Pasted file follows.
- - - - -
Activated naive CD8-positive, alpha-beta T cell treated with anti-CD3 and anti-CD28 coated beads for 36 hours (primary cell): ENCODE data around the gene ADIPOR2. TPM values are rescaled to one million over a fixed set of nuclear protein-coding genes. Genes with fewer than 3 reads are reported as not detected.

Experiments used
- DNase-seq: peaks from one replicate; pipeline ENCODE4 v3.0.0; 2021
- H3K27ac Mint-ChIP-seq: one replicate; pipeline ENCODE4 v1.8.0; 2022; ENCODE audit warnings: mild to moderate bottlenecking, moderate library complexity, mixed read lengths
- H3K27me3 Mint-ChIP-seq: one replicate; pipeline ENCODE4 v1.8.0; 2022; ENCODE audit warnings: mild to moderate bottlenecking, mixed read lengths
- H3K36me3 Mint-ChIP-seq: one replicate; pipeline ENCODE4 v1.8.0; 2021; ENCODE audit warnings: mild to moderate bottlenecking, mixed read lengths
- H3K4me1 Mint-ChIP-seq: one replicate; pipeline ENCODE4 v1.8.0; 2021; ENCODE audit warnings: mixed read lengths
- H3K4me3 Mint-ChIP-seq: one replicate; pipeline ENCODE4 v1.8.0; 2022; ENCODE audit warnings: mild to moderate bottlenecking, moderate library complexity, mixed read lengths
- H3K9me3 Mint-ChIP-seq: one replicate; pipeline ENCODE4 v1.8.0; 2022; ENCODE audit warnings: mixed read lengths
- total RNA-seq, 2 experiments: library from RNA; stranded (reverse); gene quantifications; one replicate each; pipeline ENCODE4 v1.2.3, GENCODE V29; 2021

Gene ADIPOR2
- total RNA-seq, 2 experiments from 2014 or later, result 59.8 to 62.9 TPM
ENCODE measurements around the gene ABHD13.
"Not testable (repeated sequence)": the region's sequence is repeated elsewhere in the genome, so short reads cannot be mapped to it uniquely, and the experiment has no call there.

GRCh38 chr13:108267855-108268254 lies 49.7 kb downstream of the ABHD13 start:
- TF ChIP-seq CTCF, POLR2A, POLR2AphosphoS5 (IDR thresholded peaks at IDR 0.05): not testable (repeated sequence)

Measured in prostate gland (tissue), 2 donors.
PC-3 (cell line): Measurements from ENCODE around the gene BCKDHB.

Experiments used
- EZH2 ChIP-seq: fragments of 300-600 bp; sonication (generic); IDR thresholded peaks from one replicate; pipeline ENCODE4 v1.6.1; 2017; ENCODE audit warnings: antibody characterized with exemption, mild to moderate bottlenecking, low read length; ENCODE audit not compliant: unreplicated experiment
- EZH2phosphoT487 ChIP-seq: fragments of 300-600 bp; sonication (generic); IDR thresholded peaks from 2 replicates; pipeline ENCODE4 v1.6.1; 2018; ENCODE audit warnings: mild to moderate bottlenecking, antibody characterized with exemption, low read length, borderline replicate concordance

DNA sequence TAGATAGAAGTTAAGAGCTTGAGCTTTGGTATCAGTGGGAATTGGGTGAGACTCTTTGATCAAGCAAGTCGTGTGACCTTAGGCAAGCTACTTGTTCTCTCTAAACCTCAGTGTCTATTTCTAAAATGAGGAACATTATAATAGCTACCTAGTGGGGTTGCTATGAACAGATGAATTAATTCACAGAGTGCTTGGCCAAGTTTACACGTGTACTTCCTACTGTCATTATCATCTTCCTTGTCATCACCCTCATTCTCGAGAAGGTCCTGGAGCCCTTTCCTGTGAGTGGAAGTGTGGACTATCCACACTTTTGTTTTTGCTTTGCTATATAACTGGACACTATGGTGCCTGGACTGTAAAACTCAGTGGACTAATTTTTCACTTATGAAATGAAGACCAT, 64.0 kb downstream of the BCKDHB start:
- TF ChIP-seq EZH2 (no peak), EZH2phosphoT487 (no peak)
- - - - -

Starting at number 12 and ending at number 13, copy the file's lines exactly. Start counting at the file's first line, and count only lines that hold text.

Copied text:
- total RNA-seq, 2 experiments from 2014 or later, result 59.8 to 62.9 TPM
ENCODE measurements around the gene ABHD13.